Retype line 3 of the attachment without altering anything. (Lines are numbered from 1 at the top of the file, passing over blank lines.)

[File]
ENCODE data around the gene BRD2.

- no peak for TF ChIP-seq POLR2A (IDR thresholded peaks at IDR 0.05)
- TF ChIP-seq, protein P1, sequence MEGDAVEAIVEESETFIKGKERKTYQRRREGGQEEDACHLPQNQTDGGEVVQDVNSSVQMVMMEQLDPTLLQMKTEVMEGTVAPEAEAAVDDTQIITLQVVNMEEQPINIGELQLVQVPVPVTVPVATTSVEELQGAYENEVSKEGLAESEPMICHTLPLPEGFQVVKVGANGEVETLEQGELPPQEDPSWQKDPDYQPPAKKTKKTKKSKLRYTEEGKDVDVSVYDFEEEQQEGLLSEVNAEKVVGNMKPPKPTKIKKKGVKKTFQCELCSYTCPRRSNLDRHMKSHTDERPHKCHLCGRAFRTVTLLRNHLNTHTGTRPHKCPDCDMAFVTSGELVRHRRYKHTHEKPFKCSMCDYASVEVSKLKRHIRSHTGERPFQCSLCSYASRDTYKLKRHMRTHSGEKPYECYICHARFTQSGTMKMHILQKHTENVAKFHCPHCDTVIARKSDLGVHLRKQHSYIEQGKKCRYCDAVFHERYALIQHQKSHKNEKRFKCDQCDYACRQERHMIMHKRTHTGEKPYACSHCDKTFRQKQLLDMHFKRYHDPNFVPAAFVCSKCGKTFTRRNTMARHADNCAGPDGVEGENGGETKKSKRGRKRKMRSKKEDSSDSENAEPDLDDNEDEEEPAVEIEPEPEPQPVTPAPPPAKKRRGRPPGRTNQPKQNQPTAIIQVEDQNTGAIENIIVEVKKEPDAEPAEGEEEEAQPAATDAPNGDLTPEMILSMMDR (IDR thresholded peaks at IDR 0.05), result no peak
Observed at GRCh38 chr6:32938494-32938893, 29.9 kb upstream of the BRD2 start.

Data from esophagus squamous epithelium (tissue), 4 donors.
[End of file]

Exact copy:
- TF ChIP-seq, protein P1, sequence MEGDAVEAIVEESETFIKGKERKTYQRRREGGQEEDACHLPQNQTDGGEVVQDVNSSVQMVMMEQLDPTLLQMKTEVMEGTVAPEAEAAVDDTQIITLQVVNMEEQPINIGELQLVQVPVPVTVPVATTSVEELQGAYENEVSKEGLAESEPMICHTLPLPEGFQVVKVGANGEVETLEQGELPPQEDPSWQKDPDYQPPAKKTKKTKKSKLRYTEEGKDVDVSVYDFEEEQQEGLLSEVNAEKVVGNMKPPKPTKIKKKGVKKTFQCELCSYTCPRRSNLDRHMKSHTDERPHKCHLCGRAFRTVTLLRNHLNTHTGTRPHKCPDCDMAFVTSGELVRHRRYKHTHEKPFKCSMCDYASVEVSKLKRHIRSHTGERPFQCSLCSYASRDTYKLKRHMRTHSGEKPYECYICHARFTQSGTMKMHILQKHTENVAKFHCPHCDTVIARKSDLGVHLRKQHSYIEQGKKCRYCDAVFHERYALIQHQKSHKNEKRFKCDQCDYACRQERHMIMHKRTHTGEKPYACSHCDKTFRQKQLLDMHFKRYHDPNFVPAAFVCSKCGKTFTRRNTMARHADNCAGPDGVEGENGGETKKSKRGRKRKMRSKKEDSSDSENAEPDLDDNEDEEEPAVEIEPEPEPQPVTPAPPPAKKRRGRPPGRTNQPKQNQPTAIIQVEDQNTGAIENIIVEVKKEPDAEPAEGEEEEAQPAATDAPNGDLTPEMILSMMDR (IDR thresholded peaks at IDR 0.05), result no peak